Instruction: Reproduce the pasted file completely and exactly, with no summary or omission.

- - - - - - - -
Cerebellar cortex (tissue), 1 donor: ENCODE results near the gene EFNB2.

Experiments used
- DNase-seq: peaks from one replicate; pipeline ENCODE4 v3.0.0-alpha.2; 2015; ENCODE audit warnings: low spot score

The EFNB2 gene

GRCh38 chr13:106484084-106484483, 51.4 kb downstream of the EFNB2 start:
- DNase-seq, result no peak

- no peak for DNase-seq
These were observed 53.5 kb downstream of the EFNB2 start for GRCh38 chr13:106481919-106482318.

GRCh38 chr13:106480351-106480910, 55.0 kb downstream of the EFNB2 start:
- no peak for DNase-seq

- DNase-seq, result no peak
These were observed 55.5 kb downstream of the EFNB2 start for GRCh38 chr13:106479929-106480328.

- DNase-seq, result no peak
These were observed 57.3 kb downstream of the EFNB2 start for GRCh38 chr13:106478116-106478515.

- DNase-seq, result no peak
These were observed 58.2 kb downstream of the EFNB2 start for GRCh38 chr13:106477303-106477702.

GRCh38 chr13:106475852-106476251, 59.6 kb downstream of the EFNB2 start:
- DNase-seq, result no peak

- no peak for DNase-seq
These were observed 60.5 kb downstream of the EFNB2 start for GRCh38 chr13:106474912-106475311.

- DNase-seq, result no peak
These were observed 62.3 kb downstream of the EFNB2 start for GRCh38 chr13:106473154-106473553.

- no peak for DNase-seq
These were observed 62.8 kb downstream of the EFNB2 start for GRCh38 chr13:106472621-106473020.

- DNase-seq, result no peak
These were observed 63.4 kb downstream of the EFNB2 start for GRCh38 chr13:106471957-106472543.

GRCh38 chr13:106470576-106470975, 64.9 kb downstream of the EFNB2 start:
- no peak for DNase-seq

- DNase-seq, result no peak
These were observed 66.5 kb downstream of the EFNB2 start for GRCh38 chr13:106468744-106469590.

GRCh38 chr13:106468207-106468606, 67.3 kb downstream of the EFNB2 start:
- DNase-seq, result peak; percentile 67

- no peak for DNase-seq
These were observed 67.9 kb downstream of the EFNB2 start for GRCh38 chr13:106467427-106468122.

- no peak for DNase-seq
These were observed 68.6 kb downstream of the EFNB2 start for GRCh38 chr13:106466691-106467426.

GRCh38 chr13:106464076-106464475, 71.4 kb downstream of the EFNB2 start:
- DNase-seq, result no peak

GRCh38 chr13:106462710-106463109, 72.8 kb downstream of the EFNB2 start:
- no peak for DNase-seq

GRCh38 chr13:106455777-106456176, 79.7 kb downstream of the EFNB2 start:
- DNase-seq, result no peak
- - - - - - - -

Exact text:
Cerebellar cortex (tissue), 1 donor: ENCODE results near the gene EFNB2.

Experiments used
- DNase-seq: peaks from one replicate; pipeline ENCODE4 v3.0.0-alpha.2; 2015; ENCODE audit warnings: low spot score

The EFNB2 gene

GRCh38 chr13:106484084-106484483, 51.4 kb downstream of the EFNB2 start:
- DNase-seq, result no peak

- no peak for DNase-seq
These were observed 53.5 kb downstream of the EFNB2 start for GRCh38 chr13:106481919-106482318.

GRCh38 chr13:106480351-106480910, 55.0 kb downstream of the EFNB2 start:
- no peak for DNase-seq

- DNase-seq, result no peak
These were observed 55.5 kb downstream of the EFNB2 start for GRCh38 chr13:106479929-106480328.

- DNase-seq, result no peak
These were observed 57.3 kb downstream of the EFNB2 start for GRCh38 chr13:106478116-106478515.

- DNase-seq, result no peak
These were observed 58.2 kb downstream of the EFNB2 start for GRCh38 chr13:106477303-106477702.

GRCh38 chr13:106475852-106476251, 59.6 kb downstream of the EFNB2 start:
- DNase-seq, result no peak

- no peak for DNase-seq
These were observed 60.5 kb downstream of the EFNB2 start for GRCh38 chr13:106474912-106475311.

- DNase-seq, result no peak
These were observed 62.3 kb downstream of the EFNB2 start for GRCh38 chr13:106473154-106473553.

- no peak for DNase-seq
These were observed 62.8 kb downstream of the EFNB2 start for GRCh38 chr13:106472621-106473020.

- DNase-seq, result no peak
These were observed 63.4 kb downstream of the EFNB2 start for GRCh38 chr13:106471957-106472543.

GRCh38 chr13:106470576-106470975, 64.9 kb downstream of the EFNB2 start:
- no peak for DNase-seq

- DNase-seq, result no peak
These were observed 66.5 kb downstream of the EFNB2 start for GRCh38 chr13:106468744-106469590.

GRCh38 chr13:106468207-106468606, 67.3 kb downstream of the EFNB2 start:
- DNase-seq, result peak; percentile 67

- no peak for DNase-seq
These were observed 67.9 kb downstream of the EFNB2 start for GRCh38 chr13:106467427-106468122.

- no peak for DNase-seq
These were observed 68.6 kb downstream of the EFNB2 start for GRCh38 chr13:106466691-106467426.

GRCh38 chr13:106464076-106464475, 71.4 kb downstream of the EFNB2 start:
- DNase-seq, result no peak

GRCh38 chr13:106462710-106463109, 72.8 kb downstream of the EFNB2 start:
- no peak for DNase-seq

GRCh38 chr13:106455777-106456176, 79.7 kb downstream of the EFNB2 start:
- DNase-seq, result no peak